Khrushchev’s overriding concern was to prevent an invasion of Cuba and a possible attack on the Soviet Union. His Saturday cable was intended to facilitate a settlement by stipulating, which the Friday cable had not, that the Soviet Union would remove its missiles from Cuba. Khrushchev added the new demand about the Jupiters because he had been advised by the Washington embassy that the administration was prepared to remove them. He had no inkling of the consternation that his Saturday cable would cause in Washington and Havana. 32 Nor was he aware of most of the incidents that had raised concerns in the Ex Comm that the two countries were close to war. He knew about the U-2, which Castro claimed credit for having shot down, a story the Soviet military did nothing to discredit because they had shot down the plane in violation of standing orders from Defense Minister Malinovsky. 33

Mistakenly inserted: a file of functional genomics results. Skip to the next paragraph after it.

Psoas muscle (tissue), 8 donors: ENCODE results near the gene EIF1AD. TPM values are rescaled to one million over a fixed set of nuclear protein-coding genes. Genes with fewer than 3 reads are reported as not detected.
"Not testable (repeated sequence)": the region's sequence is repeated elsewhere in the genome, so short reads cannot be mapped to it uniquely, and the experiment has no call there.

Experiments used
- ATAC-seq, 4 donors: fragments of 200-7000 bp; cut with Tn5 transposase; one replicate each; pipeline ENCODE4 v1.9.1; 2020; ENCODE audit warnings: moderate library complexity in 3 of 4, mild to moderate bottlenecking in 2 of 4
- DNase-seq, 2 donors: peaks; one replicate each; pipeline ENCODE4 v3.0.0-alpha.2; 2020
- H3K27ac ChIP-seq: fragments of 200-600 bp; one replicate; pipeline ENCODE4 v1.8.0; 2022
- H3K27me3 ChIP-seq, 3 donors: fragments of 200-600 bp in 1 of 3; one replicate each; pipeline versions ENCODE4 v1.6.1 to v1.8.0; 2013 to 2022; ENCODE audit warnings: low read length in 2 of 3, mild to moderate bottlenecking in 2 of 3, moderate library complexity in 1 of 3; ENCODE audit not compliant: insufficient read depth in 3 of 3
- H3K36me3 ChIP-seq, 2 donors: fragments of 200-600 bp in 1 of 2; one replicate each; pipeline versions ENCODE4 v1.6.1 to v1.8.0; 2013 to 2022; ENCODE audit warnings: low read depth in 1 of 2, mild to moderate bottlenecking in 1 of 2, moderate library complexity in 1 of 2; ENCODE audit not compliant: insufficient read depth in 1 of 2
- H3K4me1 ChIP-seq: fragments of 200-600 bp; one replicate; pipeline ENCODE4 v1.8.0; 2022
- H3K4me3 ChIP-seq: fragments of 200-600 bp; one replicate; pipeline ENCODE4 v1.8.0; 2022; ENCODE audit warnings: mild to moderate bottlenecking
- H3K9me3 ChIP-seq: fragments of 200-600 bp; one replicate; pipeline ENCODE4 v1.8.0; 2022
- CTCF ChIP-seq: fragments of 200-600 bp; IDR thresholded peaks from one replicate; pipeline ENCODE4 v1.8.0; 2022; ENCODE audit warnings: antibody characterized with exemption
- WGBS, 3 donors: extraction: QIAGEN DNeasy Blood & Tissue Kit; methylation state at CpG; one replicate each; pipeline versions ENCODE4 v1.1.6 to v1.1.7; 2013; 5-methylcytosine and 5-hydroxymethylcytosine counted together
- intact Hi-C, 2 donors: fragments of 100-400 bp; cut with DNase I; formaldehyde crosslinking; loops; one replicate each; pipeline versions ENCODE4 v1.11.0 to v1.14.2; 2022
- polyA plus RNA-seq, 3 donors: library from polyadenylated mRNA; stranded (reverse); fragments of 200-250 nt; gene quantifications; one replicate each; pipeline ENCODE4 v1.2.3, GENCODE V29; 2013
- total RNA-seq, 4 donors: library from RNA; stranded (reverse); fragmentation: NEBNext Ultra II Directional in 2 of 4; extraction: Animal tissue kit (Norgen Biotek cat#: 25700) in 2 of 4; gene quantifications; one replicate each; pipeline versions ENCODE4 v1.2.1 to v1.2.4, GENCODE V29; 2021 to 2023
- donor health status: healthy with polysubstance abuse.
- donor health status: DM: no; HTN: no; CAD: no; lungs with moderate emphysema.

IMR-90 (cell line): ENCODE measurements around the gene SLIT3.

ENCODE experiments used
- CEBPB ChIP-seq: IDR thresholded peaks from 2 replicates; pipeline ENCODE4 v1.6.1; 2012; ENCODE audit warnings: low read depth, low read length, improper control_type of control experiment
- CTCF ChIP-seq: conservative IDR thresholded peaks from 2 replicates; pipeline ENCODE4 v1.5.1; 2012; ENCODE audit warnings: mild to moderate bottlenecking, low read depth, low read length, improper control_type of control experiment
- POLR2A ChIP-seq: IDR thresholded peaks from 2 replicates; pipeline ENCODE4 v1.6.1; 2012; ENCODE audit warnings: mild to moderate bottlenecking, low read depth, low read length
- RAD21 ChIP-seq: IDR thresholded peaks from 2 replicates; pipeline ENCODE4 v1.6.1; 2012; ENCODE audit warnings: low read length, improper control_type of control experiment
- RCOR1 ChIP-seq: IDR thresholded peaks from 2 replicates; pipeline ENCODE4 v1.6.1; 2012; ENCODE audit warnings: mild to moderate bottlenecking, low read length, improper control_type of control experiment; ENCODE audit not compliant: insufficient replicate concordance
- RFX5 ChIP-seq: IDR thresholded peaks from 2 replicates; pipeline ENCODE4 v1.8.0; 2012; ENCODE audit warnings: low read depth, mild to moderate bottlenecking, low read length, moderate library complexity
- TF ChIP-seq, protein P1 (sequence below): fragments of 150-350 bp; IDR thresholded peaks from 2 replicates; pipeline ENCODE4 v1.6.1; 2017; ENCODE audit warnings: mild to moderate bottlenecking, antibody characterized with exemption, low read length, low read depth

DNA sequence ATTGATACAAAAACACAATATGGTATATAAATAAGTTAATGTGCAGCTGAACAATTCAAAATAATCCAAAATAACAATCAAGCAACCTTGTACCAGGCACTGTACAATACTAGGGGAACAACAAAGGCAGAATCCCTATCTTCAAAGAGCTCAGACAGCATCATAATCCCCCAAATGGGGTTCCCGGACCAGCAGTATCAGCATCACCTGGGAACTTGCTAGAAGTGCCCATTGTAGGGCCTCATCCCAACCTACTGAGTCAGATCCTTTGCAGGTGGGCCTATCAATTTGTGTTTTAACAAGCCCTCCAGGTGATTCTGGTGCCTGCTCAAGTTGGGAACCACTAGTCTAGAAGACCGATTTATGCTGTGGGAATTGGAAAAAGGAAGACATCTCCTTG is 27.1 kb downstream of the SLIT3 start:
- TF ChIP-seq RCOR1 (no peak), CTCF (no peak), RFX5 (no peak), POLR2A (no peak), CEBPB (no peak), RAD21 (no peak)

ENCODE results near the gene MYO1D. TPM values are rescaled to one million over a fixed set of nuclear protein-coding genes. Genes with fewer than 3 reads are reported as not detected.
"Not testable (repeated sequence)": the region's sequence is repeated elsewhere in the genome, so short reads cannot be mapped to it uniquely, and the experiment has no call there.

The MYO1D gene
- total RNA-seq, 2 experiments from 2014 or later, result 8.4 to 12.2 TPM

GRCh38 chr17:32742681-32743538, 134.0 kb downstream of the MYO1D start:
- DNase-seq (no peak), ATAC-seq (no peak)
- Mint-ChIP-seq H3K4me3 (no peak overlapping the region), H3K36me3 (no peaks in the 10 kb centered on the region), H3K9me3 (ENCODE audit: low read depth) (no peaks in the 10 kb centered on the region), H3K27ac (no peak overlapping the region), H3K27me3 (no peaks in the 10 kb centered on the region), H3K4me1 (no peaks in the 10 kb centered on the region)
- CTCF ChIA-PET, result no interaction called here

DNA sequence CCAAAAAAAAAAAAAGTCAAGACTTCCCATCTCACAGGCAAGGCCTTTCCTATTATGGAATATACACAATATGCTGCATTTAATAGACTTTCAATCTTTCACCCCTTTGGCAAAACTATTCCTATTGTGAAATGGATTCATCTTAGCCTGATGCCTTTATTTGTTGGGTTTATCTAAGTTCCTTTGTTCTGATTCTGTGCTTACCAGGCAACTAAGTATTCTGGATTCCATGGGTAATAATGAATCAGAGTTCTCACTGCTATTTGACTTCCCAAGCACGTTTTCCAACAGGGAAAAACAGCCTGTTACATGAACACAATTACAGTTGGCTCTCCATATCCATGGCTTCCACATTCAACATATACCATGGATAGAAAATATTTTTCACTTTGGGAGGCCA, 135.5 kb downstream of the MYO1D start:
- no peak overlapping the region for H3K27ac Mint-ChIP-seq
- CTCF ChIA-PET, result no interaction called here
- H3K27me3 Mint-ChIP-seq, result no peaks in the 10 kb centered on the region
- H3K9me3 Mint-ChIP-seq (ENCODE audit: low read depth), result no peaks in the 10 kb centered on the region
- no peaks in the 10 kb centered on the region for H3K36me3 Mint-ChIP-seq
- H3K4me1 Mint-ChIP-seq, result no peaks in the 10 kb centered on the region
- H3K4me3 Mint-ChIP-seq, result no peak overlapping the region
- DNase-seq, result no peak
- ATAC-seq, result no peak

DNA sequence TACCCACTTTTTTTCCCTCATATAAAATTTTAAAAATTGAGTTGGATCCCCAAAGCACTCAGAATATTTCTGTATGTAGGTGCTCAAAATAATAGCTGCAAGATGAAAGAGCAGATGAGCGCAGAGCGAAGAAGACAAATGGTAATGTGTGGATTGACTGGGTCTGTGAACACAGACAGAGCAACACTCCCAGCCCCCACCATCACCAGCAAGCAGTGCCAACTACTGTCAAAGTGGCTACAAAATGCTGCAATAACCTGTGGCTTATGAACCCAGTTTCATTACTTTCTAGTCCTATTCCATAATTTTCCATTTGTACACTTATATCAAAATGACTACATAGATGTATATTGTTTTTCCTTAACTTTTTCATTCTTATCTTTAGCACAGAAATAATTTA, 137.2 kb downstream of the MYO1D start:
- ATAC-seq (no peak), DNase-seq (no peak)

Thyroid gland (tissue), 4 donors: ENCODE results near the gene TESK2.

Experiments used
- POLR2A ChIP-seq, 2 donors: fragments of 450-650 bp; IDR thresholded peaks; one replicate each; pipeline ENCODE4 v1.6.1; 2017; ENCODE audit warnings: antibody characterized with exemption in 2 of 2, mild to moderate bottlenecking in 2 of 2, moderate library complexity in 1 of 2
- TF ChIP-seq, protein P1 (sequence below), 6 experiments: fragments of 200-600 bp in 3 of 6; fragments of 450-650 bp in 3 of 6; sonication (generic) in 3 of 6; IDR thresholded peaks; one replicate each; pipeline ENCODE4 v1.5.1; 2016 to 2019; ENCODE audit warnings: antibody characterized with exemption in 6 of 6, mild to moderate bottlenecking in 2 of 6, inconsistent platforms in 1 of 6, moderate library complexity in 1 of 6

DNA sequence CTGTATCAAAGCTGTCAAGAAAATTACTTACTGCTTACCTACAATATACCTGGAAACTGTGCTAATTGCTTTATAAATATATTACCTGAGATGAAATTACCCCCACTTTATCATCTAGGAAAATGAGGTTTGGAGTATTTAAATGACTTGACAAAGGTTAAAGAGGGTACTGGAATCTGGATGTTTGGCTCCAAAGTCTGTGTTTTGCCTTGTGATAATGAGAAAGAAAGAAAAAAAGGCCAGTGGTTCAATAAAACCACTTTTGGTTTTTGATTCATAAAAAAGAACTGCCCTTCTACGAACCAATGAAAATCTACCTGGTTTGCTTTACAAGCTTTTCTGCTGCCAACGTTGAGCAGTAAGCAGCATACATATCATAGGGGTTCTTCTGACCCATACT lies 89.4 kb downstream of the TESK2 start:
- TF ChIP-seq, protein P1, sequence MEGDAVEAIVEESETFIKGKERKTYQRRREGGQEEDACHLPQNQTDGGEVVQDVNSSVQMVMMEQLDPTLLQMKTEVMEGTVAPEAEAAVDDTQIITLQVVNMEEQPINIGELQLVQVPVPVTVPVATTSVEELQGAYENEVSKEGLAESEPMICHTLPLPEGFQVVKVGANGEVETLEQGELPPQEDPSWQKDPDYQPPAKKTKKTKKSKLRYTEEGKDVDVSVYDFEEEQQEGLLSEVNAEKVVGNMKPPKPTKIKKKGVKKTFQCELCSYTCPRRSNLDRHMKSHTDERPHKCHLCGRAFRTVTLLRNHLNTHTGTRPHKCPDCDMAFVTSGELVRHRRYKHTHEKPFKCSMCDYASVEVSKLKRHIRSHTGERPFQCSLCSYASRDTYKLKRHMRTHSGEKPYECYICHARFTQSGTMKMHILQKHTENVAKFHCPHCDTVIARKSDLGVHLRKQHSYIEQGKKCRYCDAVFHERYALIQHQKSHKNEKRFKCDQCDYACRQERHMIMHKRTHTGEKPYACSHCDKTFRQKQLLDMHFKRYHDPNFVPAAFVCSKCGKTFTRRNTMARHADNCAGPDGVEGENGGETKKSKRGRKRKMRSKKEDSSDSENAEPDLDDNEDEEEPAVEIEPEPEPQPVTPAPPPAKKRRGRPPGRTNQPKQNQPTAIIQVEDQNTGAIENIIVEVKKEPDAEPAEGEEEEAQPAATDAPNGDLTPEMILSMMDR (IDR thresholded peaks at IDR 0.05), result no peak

At 3:00 a.m. Sunday morning, local time, Khrushchev summoned key officials to his dacha for a meeting that later moved to a government mansion on the outskirts of Moscow. According to participants, the tension was "phenomenal." Soviet and Cuban intelligence had reported that American armed forces were ready to invade Cuba, and some officials worried that they would attack the Soviet Union as well with nuclear weapons. They were in receipt of Ambassador’s Dobrynin’s report, which stressed the urgency of a settlement in order to forestall an invasion. Robert Kennedy had told him that "hot heads" in the government were clamoring for an immediate assault, and the destruction of the U-2 had made it more difficult to resist their demands. Khrushchev had also received a disturbing cable from Ambassador Alekseev in Havana reporting that Fidel Castro had panicked and sought refuge in the underground bomb shelter of the Soviet Embassy in the belief that an attack was imminent. Castro urged Khrushchev to launch a preemptive nuclear strike against the United States. 34